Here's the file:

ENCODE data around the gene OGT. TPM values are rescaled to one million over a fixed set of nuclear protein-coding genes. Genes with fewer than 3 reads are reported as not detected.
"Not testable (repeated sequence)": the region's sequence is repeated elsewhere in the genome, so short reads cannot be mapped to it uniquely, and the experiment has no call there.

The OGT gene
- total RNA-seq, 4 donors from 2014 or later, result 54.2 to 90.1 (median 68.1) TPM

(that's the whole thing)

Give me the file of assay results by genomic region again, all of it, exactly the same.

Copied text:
ENCODE data around the gene OGT. TPM values are rescaled to one million over a fixed set of nuclear protein-coding genes. Genes with fewer than 3 reads are reported as not detected.
"Not testable (repeated sequence)": the region's sequence is repeated elsewhere in the genome, so short reads cannot be mapped to it uniquely, and the experiment has no call there.

The OGT gene
- total RNA-seq, 4 donors from 2014 or later, result 54.2 to 90.1 (median 68.1) TPM